• Purchases can be only be made by card – no cash

 DLTP Scholar Presentation – Practice-oriented teaching and assessment: Finding relevance and enhancing scholarship

One of the challenges in tertiary teaching within professional programmes is to ensure the relevance of teaching and learning while also ensuring high levels of academic scholarship. As an integral part of teaching and learning, assessment needs to be relevant, authentic and based in the scholarship of the field or discipline. This project focuses on assessment as an aspect of tertiary teaching, in particular the possibilities for authentic, practice-oriented assessment in campus-based initial teacher education courses (as opposed to assessment of practice demonstrated during an internship). The starting point is one-year teacher education programmes in the School of Teacher Education, but questions of relevance and authenticity in assessment go beyond professional programmes; authentic assessment may be a goal in non-professional as well as professional programmes.

In this talk, Jane will address the idea of practice-oriented assessment and introduce the DLTP project. Assessment examples will be shared along with learning to date in relation to different forms of practice-oriented assessment, the challenges of undertaking this type of assessment, and suggestions for engaging in authentic assessment within university courses. There will be an opportunity for colleagues to share their own assessment experiences and ideas.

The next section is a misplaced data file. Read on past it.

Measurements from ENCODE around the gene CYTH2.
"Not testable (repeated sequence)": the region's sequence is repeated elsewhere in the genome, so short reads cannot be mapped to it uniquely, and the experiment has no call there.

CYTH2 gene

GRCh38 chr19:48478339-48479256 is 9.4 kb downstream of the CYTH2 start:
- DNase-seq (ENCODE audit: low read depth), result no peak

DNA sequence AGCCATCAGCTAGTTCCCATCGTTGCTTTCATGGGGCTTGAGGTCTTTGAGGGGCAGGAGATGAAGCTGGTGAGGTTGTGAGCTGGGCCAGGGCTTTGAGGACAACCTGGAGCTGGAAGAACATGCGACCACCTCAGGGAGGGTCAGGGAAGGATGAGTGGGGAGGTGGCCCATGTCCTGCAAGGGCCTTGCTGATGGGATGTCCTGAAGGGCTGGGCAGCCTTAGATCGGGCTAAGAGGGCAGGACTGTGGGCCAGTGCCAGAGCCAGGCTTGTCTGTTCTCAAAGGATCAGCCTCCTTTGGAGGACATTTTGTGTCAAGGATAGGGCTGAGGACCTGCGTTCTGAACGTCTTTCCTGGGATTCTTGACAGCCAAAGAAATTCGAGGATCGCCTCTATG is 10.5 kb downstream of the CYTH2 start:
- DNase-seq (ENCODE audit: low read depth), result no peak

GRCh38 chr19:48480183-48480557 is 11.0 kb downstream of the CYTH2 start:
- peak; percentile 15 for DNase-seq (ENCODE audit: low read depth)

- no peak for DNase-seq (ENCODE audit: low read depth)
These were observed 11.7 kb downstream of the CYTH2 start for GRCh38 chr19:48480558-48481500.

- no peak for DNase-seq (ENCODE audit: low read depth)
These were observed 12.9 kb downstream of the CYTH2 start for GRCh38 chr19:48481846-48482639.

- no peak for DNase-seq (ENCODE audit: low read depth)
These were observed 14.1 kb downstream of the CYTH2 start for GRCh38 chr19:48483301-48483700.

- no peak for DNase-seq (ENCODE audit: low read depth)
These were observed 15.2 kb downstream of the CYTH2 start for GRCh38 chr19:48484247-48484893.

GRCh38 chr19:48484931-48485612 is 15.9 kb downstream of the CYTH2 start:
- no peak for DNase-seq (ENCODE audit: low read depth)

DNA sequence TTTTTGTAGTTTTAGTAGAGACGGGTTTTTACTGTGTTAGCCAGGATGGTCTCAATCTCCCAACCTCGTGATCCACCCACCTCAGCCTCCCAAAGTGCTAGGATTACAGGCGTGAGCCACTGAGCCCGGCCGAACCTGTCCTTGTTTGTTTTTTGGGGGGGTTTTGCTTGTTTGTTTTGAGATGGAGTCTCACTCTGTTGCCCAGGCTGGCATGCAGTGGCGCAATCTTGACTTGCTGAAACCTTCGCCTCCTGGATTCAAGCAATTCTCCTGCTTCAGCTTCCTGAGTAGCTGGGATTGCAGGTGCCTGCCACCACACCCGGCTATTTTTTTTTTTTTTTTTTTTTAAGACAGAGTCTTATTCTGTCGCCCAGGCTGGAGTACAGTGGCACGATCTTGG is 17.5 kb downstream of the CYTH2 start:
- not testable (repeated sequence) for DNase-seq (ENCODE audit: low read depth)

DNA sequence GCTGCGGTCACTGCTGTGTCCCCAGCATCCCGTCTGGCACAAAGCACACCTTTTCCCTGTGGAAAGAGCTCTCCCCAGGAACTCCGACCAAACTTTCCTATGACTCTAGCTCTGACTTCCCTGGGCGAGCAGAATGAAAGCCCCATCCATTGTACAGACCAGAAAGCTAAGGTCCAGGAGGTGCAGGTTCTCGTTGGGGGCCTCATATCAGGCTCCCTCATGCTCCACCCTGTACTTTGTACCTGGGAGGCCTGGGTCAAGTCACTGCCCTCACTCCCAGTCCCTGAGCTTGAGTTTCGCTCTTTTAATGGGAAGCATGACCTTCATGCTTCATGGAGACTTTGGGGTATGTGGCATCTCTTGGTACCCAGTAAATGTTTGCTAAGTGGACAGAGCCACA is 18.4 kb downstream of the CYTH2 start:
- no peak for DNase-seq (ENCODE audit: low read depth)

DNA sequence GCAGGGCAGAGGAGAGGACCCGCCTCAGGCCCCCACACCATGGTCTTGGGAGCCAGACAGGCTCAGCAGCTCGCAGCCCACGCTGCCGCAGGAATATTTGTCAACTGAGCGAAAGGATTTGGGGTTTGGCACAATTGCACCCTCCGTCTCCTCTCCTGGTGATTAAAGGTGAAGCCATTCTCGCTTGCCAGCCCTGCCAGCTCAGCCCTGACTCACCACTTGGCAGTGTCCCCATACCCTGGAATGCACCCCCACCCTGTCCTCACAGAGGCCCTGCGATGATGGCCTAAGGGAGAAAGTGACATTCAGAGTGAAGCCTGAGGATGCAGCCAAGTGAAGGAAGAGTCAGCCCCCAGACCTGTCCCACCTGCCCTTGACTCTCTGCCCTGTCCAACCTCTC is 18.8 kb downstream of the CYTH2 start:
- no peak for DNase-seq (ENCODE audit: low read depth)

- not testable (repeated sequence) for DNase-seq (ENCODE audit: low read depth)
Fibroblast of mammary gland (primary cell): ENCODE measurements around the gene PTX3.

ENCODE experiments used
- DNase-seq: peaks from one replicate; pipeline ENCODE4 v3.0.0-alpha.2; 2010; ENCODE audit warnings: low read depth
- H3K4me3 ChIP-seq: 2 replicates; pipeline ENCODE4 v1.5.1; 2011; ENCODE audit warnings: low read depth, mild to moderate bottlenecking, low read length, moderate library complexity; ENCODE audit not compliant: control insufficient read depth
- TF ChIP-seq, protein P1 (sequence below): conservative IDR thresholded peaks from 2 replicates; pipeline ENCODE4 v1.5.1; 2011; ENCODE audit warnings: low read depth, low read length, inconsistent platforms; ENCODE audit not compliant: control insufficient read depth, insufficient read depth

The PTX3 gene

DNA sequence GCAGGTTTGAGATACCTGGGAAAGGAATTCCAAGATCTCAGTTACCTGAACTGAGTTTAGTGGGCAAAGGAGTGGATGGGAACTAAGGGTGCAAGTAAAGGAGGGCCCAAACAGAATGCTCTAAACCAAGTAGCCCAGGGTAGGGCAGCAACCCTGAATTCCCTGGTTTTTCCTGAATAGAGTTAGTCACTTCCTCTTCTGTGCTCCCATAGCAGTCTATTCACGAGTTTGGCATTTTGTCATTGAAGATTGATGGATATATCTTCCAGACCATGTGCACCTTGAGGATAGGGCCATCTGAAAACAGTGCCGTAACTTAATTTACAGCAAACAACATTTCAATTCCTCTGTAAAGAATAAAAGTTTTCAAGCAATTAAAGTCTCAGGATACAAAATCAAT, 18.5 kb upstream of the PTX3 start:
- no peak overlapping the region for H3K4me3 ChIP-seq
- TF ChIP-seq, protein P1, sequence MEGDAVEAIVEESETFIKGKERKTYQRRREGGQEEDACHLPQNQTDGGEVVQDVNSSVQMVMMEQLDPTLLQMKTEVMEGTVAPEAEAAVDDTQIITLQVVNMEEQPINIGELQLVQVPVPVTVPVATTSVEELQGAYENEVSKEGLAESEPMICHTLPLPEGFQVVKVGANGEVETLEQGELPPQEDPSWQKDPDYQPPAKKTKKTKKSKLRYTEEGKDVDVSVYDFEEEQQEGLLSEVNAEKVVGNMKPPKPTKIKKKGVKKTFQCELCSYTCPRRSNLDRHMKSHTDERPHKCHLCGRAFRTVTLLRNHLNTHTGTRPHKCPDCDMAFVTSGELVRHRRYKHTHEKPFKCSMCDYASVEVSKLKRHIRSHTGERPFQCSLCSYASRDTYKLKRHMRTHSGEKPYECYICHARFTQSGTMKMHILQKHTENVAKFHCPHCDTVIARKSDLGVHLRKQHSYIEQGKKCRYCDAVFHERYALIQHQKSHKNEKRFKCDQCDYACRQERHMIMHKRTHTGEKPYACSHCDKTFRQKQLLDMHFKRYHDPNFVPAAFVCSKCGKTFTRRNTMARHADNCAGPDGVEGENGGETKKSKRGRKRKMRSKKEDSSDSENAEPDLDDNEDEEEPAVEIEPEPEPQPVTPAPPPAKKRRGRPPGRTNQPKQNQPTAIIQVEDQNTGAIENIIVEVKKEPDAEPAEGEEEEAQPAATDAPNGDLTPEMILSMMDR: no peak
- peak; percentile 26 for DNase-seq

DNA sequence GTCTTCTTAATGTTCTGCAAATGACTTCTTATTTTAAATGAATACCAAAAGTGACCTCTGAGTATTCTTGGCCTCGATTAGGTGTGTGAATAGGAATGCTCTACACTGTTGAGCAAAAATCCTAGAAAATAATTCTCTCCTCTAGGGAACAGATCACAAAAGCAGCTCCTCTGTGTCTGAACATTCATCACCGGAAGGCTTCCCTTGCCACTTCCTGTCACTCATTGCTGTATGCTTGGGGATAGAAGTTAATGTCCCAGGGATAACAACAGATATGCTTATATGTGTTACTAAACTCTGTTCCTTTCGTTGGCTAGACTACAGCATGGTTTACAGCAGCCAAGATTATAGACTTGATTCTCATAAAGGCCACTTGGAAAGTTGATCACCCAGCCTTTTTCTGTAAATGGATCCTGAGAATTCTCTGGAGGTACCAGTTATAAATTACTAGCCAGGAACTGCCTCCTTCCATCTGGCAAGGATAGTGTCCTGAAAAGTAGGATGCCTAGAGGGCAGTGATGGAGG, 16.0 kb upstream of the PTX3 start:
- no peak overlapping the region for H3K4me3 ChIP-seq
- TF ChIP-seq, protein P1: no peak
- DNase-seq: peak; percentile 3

DLTP monthly talks
Our DLTP (Distributed Leadership in Teaching Programme) Scholars have been successful in applying for the opportunity to secure both time and funding to explore and showcase their interests in teaching and learning. More information on the DLTP can be found here.

These monthly talks provide an exciting opportunity for DLTP scholars to showcase their work, as well as to give you a brief update on what’s happening in the wider teaching and learning areas at UC. The Ako Anamata: EdTalk is also time for colleagues and friends to get together and network in an informal setting. We look forward to seeing you there!

For more information on the DLTP please contact Dr Brad Hurren.

Ako Anamata: EdTalk on August 10

Ako Anamata | Future Learning and Development is excited to invite UC staff to the next instalment of our monthly Ako Anamata: EdTalks – which this month will be given by Dr Carmen Weaver from Ako Anamata and Dr Matthew Hughes from the College of Engineering.

Date: Tuesday 10 August
Venue: University of Canterbury Club (Ilam Homestead)
Time: 4pm – 6pm

The session includes:

  • 4.00pm: Welcome and Introduction– Dr Brad Hurren, Kaiwhakawhanake Akoranga | Academic Developer (Ako Anamata | FL&D)
  • 4.05pm: An Update on the AKO|LEARN Upgrade Project – Dr Carmen Weaver, Poutoko | Team Leader (Ako Anamata | FL&D)
  • 4.20pm: DLTP Scholar Presentation – Humanitarian Engineering: Flourishing in the Anthropocene – Dr Matthew Hughes, Pūkenga Matua | Senior Lecturer (Civil & Natural Resources Engineering)
  • 4.55pm: Close, followed by networking with colleagues

AKO|LEARN upgrade project

In conjunction with representatives from across the university, Future Learning and Development will be upgrading and redesigning the Learning Management System (LMS), AKO | LEARN. The need for this work is guided by:

  • Adherence to Universal Design for Learning (UDL) Guidelines
  • Response to student feedback (need for consistency)
  • The support of te taiao ako (the learning environment)